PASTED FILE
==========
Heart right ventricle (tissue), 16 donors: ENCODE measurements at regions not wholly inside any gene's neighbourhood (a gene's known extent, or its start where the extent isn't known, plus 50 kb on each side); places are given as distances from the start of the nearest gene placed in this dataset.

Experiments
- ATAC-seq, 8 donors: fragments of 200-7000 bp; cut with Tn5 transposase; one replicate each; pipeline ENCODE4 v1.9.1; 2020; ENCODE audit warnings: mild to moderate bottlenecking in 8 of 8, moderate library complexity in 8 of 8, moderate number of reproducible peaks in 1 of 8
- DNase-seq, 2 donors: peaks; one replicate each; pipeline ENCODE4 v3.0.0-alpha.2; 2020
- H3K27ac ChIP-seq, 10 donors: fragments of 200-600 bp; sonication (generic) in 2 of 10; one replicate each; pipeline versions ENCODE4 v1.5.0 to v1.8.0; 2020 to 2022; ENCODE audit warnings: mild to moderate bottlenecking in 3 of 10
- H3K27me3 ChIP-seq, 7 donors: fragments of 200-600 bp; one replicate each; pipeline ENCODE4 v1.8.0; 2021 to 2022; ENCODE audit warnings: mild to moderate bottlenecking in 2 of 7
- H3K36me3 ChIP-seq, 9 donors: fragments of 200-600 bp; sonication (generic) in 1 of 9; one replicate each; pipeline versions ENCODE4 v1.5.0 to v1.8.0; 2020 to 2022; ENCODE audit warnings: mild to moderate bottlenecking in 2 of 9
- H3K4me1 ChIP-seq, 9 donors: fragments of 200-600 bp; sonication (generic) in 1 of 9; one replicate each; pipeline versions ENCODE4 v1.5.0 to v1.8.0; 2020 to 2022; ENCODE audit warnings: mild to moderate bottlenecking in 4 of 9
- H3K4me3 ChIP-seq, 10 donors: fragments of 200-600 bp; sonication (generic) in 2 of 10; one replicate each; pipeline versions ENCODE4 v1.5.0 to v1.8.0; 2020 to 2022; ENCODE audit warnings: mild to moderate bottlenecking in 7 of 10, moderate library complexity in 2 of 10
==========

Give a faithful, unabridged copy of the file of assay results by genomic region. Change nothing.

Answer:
Heart right ventricle (tissue), 16 donors: ENCODE measurements at regions not wholly inside any gene's neighbourhood (a gene's known extent, or its start where the extent isn't known, plus 50 kb on each side); places are given as distances from the start of the nearest gene placed in this dataset.

Experiments
- ATAC-seq, 8 donors: fragments of 200-7000 bp; cut with Tn5 transposase; one replicate each; pipeline ENCODE4 v1.9.1; 2020; ENCODE audit warnings: mild to moderate bottlenecking in 8 of 8, moderate library complexity in 8 of 8, moderate number of reproducible peaks in 1 of 8
- DNase-seq, 2 donors: peaks; one replicate each; pipeline ENCODE4 v3.0.0-alpha.2; 2020
- H3K27ac ChIP-seq, 10 donors: fragments of 200-600 bp; sonication (generic) in 2 of 10; one replicate each; pipeline versions ENCODE4 v1.5.0 to v1.8.0; 2020 to 2022; ENCODE audit warnings: mild to moderate bottlenecking in 3 of 10
- H3K27me3 ChIP-seq, 7 donors: fragments of 200-600 bp; one replicate each; pipeline ENCODE4 v1.8.0; 2021 to 2022; ENCODE audit warnings: mild to moderate bottlenecking in 2 of 7
- H3K36me3 ChIP-seq, 9 donors: fragments of 200-600 bp; sonication (generic) in 1 of 9; one replicate each; pipeline versions ENCODE4 v1.5.0 to v1.8.0; 2020 to 2022; ENCODE audit warnings: mild to moderate bottlenecking in 2 of 9
- H3K4me1 ChIP-seq, 9 donors: fragments of 200-600 bp; sonication (generic) in 1 of 9; one replicate each; pipeline versions ENCODE4 v1.5.0 to v1.8.0; 2020 to 2022; ENCODE audit warnings: mild to moderate bottlenecking in 4 of 9
- H3K4me3 ChIP-seq, 10 donors: fragments of 200-600 bp; sonication (generic) in 2 of 10; one replicate each; pipeline versions ENCODE4 v1.5.0 to v1.8.0; 2020 to 2022; ENCODE audit warnings: mild to moderate bottlenecking in 7 of 10, moderate library complexity in 2 of 10